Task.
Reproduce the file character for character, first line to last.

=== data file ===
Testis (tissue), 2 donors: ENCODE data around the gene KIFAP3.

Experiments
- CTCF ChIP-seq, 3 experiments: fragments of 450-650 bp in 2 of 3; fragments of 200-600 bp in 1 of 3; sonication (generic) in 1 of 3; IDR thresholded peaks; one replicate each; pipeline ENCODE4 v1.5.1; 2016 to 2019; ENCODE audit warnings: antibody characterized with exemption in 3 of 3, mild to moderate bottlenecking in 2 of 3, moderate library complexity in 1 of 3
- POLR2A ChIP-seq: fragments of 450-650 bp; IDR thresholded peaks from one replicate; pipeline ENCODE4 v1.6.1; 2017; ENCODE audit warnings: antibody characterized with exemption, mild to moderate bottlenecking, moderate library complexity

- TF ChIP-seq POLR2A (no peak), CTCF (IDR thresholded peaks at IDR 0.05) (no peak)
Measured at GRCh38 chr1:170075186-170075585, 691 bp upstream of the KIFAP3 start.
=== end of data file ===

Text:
Testis (tissue), 2 donors: ENCODE data around the gene KIFAP3.

Experiments
- CTCF ChIP-seq, 3 experiments: fragments of 450-650 bp in 2 of 3; fragments of 200-600 bp in 1 of 3; sonication (generic) in 1 of 3; IDR thresholded peaks; one replicate each; pipeline ENCODE4 v1.5.1; 2016 to 2019; ENCODE audit warnings: antibody characterized with exemption in 3 of 3, mild to moderate bottlenecking in 2 of 3, moderate library complexity in 1 of 3
- POLR2A ChIP-seq: fragments of 450-650 bp; IDR thresholded peaks from one replicate; pipeline ENCODE4 v1.6.1; 2017; ENCODE audit warnings: antibody characterized with exemption, mild to moderate bottlenecking, moderate library complexity

- TF ChIP-seq POLR2A (no peak), CTCF (IDR thresholded peaks at IDR 0.05) (no peak)
Measured at GRCh38 chr1:170075186-170075585, 691 bp upstream of the KIFAP3 start.